Hurricane Matthew Takes Aim At Florida's East Coast
DAVID GREENE, HOST:
And this morning we are tracking Hurricane Matthew, which is the biggest hurricane to hit the state of Florida in a decade. That storm weakened a bit overnight. Of course, weak is a relative term. It is still a Category 3 hurricane with maximum sustained winds of 120 mph. The National Hurricane Center is describing Matthew as, quote, "extremely dangerous." NPR's Greg Allen is on the line from Palm Beach Gardens.
GREG ALLEN, BYLINE: Hi, David.
GREENE: So I gather you're in a spot where the worst of the storm has already passed, so let me start with that. How bad did things get there?
ALLEN: Right, this area in Palm Beach County was really one of the first communities in Florida to get the full brunt, or at least some of the brunt, of Hurricane Matthew. It came through here yesterday, yesterday evening, until the early morning hours. And basically what we saw was a wind event, a lot of high winds, a lot of trees down. I think in all, there's - more than a half-million people lost power at some point in Florida. We've had 100,000 people lose power in Palm Beach County here. Many have since had that power restored.
But compare that to what we've seen here so far to what happened in the Caribbean where Hurricane Matthew had a terrible toll, killing at least 280 people in Haiti alone. Right now, it's off the coast of Cape Canaveral, and that's the closest pass yet to the coast. And up there, we've seen gusts reported over 100 miles per hour.
GREENE: Over 100 miles per hour, and when we spoke earlier, you were suggesting that if this thing actually came ashore it could get catastrophic in Florida. Is that - is that still possible or is it looking like it's going to stay close to but not actually come across the shore?
ALLEN: I think landfall is looking much less possible now. We've got recent advisories from the National Hurricane Center, and they've just showed the storm is still - the eye wall is very close to the coast, but it's still about several - 40 - I think it's 40 miles - the eye's something like 40 miles offshore. So you get hurricane force winds something like 60 miles from the center. They're getting high winds on the coast, but that's a lot different picture than if it actually came ashore and you got the full 120-mile-per-hour wind.
GREENE: So we might - we might be looking back at this as a really close call that could have been much worse. You mentioned what happened in the Caribbean and Haiti, you know, 280 people or more dead. Is that because Haiti is a place that just doesn't have the same infrastructure as Florida to be prepared to bear the brunt of a storm like this?
ALLEN: Well, I think that's a - that's certainly a large part of it. The other thing is that, you know, the storm went over Haiti, went over the - that area along the southern - that peninsula in Haiti, hit the southern coast. And so - and at that point, the storm was much more powerful than it is now.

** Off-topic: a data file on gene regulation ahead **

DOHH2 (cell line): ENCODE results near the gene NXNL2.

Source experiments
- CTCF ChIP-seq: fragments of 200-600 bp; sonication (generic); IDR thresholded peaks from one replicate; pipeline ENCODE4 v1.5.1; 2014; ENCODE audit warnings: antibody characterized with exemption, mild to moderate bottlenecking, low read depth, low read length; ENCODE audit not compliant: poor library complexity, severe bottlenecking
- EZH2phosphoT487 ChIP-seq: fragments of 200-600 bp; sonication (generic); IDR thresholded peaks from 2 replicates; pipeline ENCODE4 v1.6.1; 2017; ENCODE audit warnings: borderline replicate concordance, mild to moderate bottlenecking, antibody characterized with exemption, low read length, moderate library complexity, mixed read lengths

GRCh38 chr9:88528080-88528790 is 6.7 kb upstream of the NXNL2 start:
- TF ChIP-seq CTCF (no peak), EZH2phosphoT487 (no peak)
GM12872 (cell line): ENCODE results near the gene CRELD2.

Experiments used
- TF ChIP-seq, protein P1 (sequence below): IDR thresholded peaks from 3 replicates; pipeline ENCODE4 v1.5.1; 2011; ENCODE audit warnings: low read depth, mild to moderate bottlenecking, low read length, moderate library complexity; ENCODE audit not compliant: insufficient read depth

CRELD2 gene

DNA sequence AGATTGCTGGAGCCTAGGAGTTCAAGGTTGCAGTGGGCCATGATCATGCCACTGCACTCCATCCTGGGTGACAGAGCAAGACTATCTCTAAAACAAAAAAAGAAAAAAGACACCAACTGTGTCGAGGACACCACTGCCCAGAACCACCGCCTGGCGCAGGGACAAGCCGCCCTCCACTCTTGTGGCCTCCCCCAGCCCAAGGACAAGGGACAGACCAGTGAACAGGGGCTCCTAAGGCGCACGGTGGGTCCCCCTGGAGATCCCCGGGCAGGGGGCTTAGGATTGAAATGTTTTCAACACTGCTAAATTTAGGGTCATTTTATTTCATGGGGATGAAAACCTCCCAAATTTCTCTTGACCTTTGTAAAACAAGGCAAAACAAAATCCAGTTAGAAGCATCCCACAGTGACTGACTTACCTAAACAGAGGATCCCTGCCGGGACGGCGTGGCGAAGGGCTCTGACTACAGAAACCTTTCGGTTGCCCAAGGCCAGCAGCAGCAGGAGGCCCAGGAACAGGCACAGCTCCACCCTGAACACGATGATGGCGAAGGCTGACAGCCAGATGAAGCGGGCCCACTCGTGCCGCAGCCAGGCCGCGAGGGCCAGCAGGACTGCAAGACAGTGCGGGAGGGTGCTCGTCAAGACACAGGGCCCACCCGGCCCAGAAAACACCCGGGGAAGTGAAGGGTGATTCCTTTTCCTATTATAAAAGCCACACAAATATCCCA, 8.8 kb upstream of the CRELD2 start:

The other big issue there was the amount of rainfall. Because of Haiti's mountainous structure it - the way these storms work, it got a lot more rain than we've gotten here. We saw - we saw a substantial amount of rain, but we see - we often see a substantial amount of rain in Florida. This was not that unusual compared to what we can see on a typical tropical depression. So I think it was the rain event and of course the just - the much stronger wind speeds they saw there.
GREENE: And, Greg, take us into the mind of Floridians. I know sometimes they hear all these warnings about evacuating, and they say, come on, we're going to ride this out. But at this time, it seemed to strike a nerve, and a lot of people took those warnings and got away from the coast.
ALLEN: Right. There's kind of a collective, you know, unconscious here about hurricanes that goes back to Hurricane Andrew and earlier. Hurricane Andrew in '92, the only - one of the few Category 5 hurricanes to hit the U.S. And of course, Wilma, as you mentioned, hit here just over 10 years ago, had a big impact on people. Our governor, Rick Scott, took it very seriously. He's done a nonstop series of news events, telling people to get out if you're under evacuation order. He's been very forceful in that. Local TV has been on nonstop for the last two days over this storm, telling people what to - how to get ready. And so it's something people have taken very seriously, and there's signs they did evacuate and shelters are full.
GREENE: And I guess it's worth mentioning this is still heading north, and states like South Carolina are bracing to be hit.
ALLEN: Right. And when - storm surge has not been a problem so far for us terribly but expected to be more of a problem as the storm moves north. And they're preparing for that along north Florida, Georgia and into South Carolina.
GREENE: OK. That's NPR's Greg Allen who is speaking to us from Palm Beach Gardens on the Atlantic coast of Florida where the storm has already passed right now. The storm is near Cape Canaveral where there have been reports of 100-mile-an-hour winds. We'll be monitoring Hurricane Matthew's journey up the coast throughout the day.
Greg, thanks a lot.
ALLEN: You're welcome. Transcript provided by NPR, Copyright NPR.